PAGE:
As for the grins and sets.. Different people show all sorts of emotions when they dance. Miami dancers are known for their passion, youth, joy, speed. Maybe they just love to dance and are having fun? Maybe they are compensating for things they lack? Jeanette Delgardo made the top 10 cultural events of the year from the New Yorker after bringing Square Dance to City Center. She is known for being warm, open, engaging and inviting. Imagine you take away the grin, replace her with someone that is showing you amazing feet but doesn't give anything else.. would that be engaging for tv? For the sets, to me it would not be very interesting for tv to see a typical Balanchine blue screen. Not only do you see how dancers look today, you also see how technology has progressed with the angles and projected sets.
I believe that this program wasn't that impressive when compared to things like Cirque. The leg can only go so high, the body can only
stretch that much. Not trying to project my opinion.. but I fear that most people don't realize is that they filmed MCB because they brought qualities rarely seen or appreciated these days such as speed, precision, movement and joy. Any other major company, the focus is on the
As for the program choice.. Maybe it was up to the Balanchine trust and not MCB or PBS?
Posted 30 October 2011 - 03:37 AM
Posted 30 October 2011 - 04:21 AM
Posted 30 October 2011 - 05:13 AM
Bingo. I was afraid to burst the bubble of her admirers...but that's what I was trying to get at, above, when I wrote "the smile that never ends." The constant camera-cuts to show Jeannette's toothy grin, up-close-and-personal, almost ruined the entire experience for me. Again - Trully Rotten Editing. Even with the hee-haw grin, she's still an amazing dancer.
Posted 30 October 2011 - 06:25 AM
For me, Square Dance (as opposed to the enigmatic Diamonds, for example) allows for this look. The ballet should be experienced as fun and with delight, as well as with technical brilliance. The fun factor -- sheer enjoyment in defiance of the technical difficulty -- is often lost in other dancers' performances. One certainly hears it in the music.
Posted 30 October 2011 - 07:42 AM
I feel the same way. For my taste, the grin suits the exuberance in the music and the choreography, and she does tone it down a bit in the stately opening of the second movement.
Despite the camera work, which often puts us too close or too far away from the dancers, seeing this performance on the screen does more for me than NYCB's did at the Kennedy Center this spring. You Floridians are fortunate!
Posted 30 October 2011 - 09:14 AM
Posted 30 October 2011 - 03:34 PM
One thing that just becomes more noticeable each time that I see the MCB is how human they are and spontaneous they seem, how expansively warm and 'lovable' they are. And yet they are so totally right on as professionals and accomplished artists. An amazing and wonderful combination.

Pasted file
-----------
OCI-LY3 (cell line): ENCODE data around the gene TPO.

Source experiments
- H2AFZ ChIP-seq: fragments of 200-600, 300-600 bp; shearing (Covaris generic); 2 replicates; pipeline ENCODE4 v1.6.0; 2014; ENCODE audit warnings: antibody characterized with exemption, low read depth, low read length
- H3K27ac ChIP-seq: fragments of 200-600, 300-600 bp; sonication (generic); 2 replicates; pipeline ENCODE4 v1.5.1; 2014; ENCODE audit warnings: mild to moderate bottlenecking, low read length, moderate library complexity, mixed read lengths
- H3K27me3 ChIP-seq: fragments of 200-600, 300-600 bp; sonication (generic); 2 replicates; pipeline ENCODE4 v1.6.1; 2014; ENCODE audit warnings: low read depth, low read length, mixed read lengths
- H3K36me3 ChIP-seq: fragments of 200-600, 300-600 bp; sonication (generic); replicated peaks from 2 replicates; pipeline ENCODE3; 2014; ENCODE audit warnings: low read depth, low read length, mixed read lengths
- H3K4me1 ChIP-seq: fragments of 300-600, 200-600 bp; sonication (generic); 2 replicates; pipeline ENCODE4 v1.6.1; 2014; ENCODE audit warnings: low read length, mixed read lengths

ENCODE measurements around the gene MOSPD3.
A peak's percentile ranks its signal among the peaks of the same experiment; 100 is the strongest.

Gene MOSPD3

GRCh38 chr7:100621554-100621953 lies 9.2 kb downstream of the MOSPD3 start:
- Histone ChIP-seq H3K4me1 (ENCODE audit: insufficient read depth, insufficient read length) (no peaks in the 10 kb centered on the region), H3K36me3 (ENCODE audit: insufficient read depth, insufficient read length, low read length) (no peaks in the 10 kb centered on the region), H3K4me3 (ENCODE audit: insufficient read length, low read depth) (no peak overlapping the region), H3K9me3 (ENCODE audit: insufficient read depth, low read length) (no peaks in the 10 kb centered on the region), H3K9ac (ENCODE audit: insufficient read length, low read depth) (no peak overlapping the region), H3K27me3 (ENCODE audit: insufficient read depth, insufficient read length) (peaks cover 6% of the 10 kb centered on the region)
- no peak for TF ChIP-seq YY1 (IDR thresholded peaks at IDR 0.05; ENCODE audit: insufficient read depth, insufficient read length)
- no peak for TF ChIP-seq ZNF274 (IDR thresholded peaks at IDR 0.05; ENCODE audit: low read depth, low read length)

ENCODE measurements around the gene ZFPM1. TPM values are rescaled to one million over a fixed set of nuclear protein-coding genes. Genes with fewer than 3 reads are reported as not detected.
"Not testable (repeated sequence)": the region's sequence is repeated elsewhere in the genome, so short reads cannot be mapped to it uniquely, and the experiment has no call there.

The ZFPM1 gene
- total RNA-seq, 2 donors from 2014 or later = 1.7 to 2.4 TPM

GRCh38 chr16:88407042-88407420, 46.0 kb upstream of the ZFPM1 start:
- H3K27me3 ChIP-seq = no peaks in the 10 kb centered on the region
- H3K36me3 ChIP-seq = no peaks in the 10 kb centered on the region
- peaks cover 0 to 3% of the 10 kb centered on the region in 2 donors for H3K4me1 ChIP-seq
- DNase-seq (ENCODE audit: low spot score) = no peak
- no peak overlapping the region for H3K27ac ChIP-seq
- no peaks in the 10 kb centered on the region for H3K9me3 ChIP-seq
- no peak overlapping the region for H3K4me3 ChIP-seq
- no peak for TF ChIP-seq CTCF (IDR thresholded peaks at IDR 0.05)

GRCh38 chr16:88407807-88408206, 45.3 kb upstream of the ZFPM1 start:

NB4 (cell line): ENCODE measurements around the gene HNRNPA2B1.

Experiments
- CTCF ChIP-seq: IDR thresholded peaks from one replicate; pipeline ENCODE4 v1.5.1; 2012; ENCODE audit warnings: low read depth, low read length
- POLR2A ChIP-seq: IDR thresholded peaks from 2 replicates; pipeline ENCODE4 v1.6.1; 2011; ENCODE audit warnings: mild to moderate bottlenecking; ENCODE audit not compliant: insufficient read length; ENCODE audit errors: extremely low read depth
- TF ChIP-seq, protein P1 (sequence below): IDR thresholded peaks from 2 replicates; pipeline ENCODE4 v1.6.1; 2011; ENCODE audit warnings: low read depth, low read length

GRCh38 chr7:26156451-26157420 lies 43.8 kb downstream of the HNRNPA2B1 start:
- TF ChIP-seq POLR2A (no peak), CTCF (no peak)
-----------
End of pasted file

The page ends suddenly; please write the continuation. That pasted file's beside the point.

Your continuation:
One mention about "Square Dance" and its lead male dancer, Renan Cerdeiro . I like very much his solo. I believe that George Balanchine added this in his revision and for me it shows an interesting maturity in his vision. There is some of the technical brilliance that permeates the entire "Square Dance," in this case two tricky variety of spins, but what is possibly more compelling is the reliance on pure expression. I think a lot can be made of this. It could point out another powerful direction for dance into the future. Once again, in my mind, George Balanchine was reaching beyond.
I also saw the company in Paris last summer, many months after this was filmed. Renan Cerdeiro had by then developed even more depth and sensitivity -- very, very noticeable.
On more thought, since Edward Villella is about to retire. I hope that he at least plans to continue contributing to the company and/or the artistic world in some major fashion. In Paris, at his customary question and answer session, he responded to a question about how he selects his dancers. He replied with the rather unexpected and candidly heart touching answer that his first criteria is how Nice the dancers are, because it is essential that everyone should get along with each other as well as possible. It certainly shows in the performances and what a fine testimonial it is to the fine work that he and the company have accomplished.
Posted 30 October 2011 - 05:24 PM
Watching The Golden Section, I kept thinking "Solid Gold Dancers". Which means I'm old enough to remember the originals. Which means I'm just old. Personally I would have chosen a different middle section piece to show off MCB's skills. I will say that The Golden Section gave the men an opportunity to really eat up space.
I didn't mind the introductory cheerleading by Andy Garcia (an underrated actor) or the Miami "filler" that followed (although I switched channels to watch some Skate Canada rebroadcasting).
Posted 30 October 2011 - 07:25 PM
Aren't we...? Having Michael Tilson and his Orchestra and Eddie and his troupe surrounded by sun and beaches all year around sounds good, right...?